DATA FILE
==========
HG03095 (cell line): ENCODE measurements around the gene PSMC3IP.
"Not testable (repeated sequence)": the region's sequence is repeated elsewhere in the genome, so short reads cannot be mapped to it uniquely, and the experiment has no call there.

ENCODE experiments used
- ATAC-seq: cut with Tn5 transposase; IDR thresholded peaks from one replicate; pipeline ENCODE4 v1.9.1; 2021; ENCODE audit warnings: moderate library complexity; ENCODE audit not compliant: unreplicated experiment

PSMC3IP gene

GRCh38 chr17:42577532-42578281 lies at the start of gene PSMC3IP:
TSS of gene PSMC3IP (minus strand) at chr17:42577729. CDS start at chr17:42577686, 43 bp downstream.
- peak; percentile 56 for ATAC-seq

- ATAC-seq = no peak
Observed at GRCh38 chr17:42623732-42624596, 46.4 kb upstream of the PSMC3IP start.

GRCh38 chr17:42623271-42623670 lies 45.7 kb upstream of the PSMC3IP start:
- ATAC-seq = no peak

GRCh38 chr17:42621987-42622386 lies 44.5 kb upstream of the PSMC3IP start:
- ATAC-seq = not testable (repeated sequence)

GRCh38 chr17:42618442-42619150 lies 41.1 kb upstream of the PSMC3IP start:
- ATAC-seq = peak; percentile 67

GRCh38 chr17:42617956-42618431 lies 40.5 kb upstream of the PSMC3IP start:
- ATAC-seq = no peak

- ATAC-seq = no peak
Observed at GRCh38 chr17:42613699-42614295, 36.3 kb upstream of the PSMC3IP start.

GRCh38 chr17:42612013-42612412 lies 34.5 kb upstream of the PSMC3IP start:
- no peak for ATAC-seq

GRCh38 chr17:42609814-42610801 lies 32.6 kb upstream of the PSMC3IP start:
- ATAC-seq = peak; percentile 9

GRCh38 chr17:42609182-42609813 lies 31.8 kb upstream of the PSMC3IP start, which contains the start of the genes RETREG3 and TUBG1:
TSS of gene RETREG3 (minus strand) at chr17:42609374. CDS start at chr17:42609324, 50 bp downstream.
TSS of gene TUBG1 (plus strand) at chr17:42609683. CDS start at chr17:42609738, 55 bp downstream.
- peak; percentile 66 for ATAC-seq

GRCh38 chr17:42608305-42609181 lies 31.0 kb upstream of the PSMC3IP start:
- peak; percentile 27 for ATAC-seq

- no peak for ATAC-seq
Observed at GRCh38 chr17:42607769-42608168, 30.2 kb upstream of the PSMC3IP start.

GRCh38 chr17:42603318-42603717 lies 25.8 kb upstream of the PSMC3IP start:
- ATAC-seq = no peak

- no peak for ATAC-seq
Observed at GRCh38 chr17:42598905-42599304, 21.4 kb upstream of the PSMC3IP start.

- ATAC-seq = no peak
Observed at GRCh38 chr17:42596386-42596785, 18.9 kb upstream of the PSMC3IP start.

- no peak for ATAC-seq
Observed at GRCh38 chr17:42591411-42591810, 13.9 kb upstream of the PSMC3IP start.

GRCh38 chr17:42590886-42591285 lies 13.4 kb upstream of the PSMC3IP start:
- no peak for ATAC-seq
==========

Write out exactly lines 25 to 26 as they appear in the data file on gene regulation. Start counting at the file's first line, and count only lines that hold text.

GRCh38 chr17:42609182-42609813 lies 31.8 kb upstream of the PSMC3IP start, which contains the start of the genes RETREG3 and TUBG1:
TSS of gene RETREG3 (minus strand) at chr17:42609374. CDS start at chr17:42609324, 50 bp downstream.